By Ansa Varughese | Jun 04, 2013 04:16 PM EDT
Close examination of barium metal in human, monkey, and Neanderthal teeth helped scientists understand weaning patterns that may explain an advantage modern humans hold over the brutes.
By Ashik Siddique | Mar 28, 2013 07:02 PM EDT
Neanderthal-human hybrid fossil remains may have been identified- a skeletal jawbone found in Italy suggests evidence of gradual interbreeding.
By Jonathan Weiss | Mar 13, 2013 03:00 PM EDT
By analyzing the size of the eyes of neanderthals, researchers are finding more about the brains of our distant relatives.
By Christine Hsu | Jan 23, 2013 09:19 AM EST
A leading geneticist from Harvard Medical School has created a master plan to bring back the long-extinct Neanderthals. All he needs is an "extremely adventurous female human" to serve as surrogate mother to deliver a cloned Neanderthal baby.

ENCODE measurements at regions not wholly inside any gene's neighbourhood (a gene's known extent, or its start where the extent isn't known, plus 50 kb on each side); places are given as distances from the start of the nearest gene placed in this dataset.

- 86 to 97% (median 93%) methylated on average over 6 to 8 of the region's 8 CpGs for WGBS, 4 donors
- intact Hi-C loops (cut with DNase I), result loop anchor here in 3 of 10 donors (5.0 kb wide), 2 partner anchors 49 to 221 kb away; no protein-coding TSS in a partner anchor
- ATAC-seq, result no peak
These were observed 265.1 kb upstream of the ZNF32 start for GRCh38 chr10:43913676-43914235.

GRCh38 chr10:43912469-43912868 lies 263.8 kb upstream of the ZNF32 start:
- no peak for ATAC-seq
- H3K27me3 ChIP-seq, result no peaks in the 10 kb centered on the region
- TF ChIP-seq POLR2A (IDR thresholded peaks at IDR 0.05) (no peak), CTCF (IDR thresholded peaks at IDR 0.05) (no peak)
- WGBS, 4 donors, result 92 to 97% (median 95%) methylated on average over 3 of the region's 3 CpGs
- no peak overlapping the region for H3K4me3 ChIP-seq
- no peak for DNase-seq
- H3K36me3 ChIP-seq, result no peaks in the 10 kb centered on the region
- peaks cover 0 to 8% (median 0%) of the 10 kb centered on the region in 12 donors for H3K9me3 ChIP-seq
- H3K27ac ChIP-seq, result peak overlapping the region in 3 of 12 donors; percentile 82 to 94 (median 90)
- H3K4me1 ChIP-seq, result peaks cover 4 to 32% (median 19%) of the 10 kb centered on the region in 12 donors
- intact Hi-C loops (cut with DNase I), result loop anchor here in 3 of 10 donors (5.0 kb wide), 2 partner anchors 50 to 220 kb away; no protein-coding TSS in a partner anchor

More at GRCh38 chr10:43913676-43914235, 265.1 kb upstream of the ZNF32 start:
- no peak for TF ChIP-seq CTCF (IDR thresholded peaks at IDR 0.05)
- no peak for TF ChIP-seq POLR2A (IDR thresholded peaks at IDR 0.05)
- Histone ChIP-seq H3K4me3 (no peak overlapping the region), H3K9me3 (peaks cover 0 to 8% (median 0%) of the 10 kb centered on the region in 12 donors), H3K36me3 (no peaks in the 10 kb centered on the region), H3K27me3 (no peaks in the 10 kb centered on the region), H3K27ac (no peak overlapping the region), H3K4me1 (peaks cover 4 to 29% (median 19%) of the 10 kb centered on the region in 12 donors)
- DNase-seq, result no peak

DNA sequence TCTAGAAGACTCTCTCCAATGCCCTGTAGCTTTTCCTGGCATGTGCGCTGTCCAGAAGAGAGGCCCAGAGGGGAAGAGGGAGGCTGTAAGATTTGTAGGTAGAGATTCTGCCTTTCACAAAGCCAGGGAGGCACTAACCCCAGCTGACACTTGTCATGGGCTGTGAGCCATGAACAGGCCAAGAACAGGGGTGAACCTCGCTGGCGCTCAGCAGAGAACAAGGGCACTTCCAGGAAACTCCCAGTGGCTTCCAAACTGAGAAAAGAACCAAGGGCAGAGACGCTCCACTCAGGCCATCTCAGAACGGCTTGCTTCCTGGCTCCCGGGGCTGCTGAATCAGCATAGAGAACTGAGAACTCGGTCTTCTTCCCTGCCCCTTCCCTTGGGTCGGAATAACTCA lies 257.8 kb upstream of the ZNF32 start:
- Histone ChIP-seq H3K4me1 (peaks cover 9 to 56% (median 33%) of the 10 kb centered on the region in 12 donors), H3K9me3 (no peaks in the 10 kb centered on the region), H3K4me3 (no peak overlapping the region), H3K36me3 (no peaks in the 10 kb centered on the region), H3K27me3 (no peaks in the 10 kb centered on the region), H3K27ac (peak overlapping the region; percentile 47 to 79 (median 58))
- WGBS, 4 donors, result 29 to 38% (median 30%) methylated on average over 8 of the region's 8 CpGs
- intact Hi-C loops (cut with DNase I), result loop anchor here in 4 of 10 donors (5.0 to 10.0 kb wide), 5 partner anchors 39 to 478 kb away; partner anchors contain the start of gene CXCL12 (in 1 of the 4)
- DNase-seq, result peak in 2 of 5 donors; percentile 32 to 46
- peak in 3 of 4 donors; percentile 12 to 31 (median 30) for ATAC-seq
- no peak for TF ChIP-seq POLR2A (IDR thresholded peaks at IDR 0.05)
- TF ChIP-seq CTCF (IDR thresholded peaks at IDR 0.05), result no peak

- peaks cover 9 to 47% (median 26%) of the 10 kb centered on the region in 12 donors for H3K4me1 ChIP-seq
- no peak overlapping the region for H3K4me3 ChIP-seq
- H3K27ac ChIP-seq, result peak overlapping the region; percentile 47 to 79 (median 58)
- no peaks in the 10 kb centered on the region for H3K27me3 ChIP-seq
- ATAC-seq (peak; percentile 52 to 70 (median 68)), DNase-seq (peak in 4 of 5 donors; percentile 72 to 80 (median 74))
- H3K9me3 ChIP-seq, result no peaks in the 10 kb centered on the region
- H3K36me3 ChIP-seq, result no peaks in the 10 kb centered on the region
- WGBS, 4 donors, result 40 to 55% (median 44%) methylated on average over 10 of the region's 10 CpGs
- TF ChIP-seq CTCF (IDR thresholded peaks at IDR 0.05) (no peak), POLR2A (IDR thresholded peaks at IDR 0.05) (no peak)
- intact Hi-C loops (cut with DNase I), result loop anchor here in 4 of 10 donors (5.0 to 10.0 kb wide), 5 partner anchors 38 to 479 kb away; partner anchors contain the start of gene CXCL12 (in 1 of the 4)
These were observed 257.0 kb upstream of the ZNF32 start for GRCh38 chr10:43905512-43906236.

By Christine Hsu | Jan 22, 2013 12:22 PM EST
A DNA analysis of a 40,000-year-old human skeleton dug up in China has revealed genetic clues to the Stone Age evolution, according to a new study. After analyzing the genetic material extracted from the ancient leg bone found in a cave near Beijing, scientists were able to link some of the earliest modern humans to settle in China to the people living in the region today.
By Christine Hsu | Nov 08, 2012 12:49 PM EST
An almost complete skeleton of a woolly mammoth believed to have lived between 200,000 to 500,000 years ago has been found near Paris.
By Makini Brice | Oct 23, 2012 12:20 PM EDT
Anthropologists in the United Kingdom have created what they believe is the most accurate Neanderthal model to date.
By Christine Hsu | Oct 01, 2012 04:37 PM EDT
Early humans may have lived in harmony with Neanderthals and possibly even interbred with them, according to new research.
By Makini Brice | Aug 30, 2012 02:45 PM EDT
Researchers have managed to map an entire genome of a human ancestor and also suspect that there are more species that existed in the past that we have not yet found, particularly in Asia.
By Christine Hsu | Aug 24, 2012 04:36 PM EDT
Like modern humans, most Neanderthals were right handed, leading scientists to believe that they have had the capacity for speech, according to new findings.